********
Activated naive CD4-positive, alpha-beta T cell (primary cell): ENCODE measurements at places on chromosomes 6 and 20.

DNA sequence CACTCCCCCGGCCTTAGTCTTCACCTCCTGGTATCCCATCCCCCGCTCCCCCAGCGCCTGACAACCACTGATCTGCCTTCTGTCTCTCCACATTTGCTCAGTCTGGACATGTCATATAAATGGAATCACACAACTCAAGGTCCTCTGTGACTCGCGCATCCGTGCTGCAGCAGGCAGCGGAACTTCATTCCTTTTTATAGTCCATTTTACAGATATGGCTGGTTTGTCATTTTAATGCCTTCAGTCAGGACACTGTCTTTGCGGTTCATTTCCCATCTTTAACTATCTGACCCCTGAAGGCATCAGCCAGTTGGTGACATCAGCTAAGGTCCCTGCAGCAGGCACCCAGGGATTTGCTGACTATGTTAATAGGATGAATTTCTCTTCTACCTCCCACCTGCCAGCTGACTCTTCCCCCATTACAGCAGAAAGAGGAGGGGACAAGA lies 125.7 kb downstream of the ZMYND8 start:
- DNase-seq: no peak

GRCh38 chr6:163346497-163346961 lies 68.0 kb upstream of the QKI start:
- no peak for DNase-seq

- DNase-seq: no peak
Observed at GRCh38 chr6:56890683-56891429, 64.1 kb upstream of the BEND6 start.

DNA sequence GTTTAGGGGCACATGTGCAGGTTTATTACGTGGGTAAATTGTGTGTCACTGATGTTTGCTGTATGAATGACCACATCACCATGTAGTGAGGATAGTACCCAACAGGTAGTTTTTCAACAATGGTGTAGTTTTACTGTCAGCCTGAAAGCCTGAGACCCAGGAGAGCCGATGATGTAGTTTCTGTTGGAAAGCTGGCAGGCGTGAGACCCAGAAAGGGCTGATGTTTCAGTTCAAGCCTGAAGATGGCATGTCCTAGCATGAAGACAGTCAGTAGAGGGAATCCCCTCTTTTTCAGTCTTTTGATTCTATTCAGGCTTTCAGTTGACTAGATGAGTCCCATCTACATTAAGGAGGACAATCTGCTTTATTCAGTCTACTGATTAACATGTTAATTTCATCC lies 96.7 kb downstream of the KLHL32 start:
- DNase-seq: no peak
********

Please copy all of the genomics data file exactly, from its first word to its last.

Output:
Activated naive CD4-positive, alpha-beta T cell (primary cell): ENCODE measurements at places on chromosomes 6 and 20.

DNA sequence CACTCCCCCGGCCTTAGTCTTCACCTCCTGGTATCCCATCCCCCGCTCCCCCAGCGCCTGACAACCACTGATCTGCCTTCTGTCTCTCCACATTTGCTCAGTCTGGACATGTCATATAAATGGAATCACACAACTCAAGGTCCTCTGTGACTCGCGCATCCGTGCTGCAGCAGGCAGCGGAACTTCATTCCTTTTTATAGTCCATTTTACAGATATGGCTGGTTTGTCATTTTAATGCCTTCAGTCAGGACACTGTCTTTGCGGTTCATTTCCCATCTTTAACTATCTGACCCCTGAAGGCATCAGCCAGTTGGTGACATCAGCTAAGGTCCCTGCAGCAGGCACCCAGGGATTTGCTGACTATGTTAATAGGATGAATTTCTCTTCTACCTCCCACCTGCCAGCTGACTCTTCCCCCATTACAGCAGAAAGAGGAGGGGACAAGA lies 125.7 kb downstream of the ZMYND8 start:
- DNase-seq: no peak

GRCh38 chr6:163346497-163346961 lies 68.0 kb upstream of the QKI start:
- no peak for DNase-seq

- DNase-seq: no peak
Observed at GRCh38 chr6:56890683-56891429, 64.1 kb upstream of the BEND6 start.

DNA sequence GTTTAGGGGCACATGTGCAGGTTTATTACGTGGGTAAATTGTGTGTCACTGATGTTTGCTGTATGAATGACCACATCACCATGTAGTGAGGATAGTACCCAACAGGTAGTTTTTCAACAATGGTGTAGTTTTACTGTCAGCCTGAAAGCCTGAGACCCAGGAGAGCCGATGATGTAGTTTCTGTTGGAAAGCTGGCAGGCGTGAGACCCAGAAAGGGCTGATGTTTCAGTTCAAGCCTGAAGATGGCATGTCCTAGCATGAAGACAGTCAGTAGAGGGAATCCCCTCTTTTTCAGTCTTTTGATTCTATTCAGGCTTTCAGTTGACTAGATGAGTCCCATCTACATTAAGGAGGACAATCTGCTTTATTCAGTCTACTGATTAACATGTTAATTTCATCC lies 96.7 kb downstream of the KLHL32 start:
- DNase-seq: no peak